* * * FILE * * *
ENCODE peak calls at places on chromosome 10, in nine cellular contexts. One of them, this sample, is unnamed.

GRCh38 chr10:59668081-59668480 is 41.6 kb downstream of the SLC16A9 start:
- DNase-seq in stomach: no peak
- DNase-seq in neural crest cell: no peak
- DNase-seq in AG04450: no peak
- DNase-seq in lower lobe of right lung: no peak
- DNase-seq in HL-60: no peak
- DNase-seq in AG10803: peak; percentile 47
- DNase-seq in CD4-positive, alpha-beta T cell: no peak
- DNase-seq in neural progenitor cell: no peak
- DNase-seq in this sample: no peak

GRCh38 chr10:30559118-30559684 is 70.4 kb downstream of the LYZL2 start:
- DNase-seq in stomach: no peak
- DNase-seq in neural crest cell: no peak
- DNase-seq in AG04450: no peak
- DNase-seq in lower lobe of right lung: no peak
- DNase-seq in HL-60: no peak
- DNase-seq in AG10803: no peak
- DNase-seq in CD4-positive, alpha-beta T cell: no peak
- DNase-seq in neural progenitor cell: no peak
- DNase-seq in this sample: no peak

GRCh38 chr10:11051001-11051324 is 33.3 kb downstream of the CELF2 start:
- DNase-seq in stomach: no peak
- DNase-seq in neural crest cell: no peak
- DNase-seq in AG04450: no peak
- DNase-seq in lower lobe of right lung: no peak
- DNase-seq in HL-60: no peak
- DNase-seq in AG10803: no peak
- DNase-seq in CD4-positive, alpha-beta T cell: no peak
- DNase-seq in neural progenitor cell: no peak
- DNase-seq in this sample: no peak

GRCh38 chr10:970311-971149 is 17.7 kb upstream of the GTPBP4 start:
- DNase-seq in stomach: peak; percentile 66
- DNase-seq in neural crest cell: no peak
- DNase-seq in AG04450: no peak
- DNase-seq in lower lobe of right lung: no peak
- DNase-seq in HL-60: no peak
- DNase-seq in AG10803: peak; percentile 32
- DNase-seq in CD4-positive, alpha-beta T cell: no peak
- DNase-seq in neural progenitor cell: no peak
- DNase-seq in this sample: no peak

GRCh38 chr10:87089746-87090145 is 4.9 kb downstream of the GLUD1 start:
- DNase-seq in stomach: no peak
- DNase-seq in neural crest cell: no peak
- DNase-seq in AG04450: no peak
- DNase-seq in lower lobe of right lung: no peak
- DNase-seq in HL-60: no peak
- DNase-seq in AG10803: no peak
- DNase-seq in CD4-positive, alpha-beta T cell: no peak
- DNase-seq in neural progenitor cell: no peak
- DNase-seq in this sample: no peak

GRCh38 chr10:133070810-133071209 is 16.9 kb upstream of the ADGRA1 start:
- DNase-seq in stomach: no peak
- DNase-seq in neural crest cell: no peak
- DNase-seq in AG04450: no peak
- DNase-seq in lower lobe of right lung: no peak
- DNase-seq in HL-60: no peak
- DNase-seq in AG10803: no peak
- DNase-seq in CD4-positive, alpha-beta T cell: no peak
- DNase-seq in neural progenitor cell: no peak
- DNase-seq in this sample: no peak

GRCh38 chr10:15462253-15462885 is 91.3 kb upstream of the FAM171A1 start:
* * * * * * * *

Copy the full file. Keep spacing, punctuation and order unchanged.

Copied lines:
ENCODE peak calls at places on chromosome 10, in nine cellular contexts. One of them, this sample, is unnamed.

GRCh38 chr10:59668081-59668480 is 41.6 kb downstream of the SLC16A9 start:
- DNase-seq in stomach: no peak
- DNase-seq in neural crest cell: no peak
- DNase-seq in AG04450: no peak
- DNase-seq in lower lobe of right lung: no peak
- DNase-seq in HL-60: no peak
- DNase-seq in AG10803: peak; percentile 47
- DNase-seq in CD4-positive, alpha-beta T cell: no peak
- DNase-seq in neural progenitor cell: no peak
- DNase-seq in this sample: no peak

GRCh38 chr10:30559118-30559684 is 70.4 kb downstream of the LYZL2 start:
- DNase-seq in stomach: no peak
- DNase-seq in neural crest cell: no peak
- DNase-seq in AG04450: no peak
- DNase-seq in lower lobe of right lung: no peak
- DNase-seq in HL-60: no peak
- DNase-seq in AG10803: no peak
- DNase-seq in CD4-positive, alpha-beta T cell: no peak
- DNase-seq in neural progenitor cell: no peak
- DNase-seq in this sample: no peak

GRCh38 chr10:11051001-11051324 is 33.3 kb downstream of the CELF2 start:
- DNase-seq in stomach: no peak
- DNase-seq in neural crest cell: no peak
- DNase-seq in AG04450: no peak
- DNase-seq in lower lobe of right lung: no peak
- DNase-seq in HL-60: no peak
- DNase-seq in AG10803: no peak
- DNase-seq in CD4-positive, alpha-beta T cell: no peak
- DNase-seq in neural progenitor cell: no peak
- DNase-seq in this sample: no peak

GRCh38 chr10:970311-971149 is 17.7 kb upstream of the GTPBP4 start:
- DNase-seq in stomach: peak; percentile 66
- DNase-seq in neural crest cell: no peak
- DNase-seq in AG04450: no peak
- DNase-seq in lower lobe of right lung: no peak
- DNase-seq in HL-60: no peak
- DNase-seq in AG10803: peak; percentile 32
- DNase-seq in CD4-positive, alpha-beta T cell: no peak
- DNase-seq in neural progenitor cell: no peak
- DNase-seq in this sample: no peak

GRCh38 chr10:87089746-87090145 is 4.9 kb downstream of the GLUD1 start:
- DNase-seq in stomach: no peak
- DNase-seq in neural crest cell: no peak
- DNase-seq in AG04450: no peak
- DNase-seq in lower lobe of right lung: no peak
- DNase-seq in HL-60: no peak
- DNase-seq in AG10803: no peak
- DNase-seq in CD4-positive, alpha-beta T cell: no peak
- DNase-seq in neural progenitor cell: no peak
- DNase-seq in this sample: no peak

GRCh38 chr10:133070810-133071209 is 16.9 kb upstream of the ADGRA1 start:
- DNase-seq in stomach: no peak
- DNase-seq in neural crest cell: no peak
- DNase-seq in AG04450: no peak
- DNase-seq in lower lobe of right lung: no peak
- DNase-seq in HL-60: no peak
- DNase-seq in AG10803: no peak
- DNase-seq in CD4-positive, alpha-beta T cell: no peak
- DNase-seq in neural progenitor cell: no peak
- DNase-seq in this sample: no peak

GRCh38 chr10:15462253-15462885 is 91.3 kb upstream of the FAM171A1 start: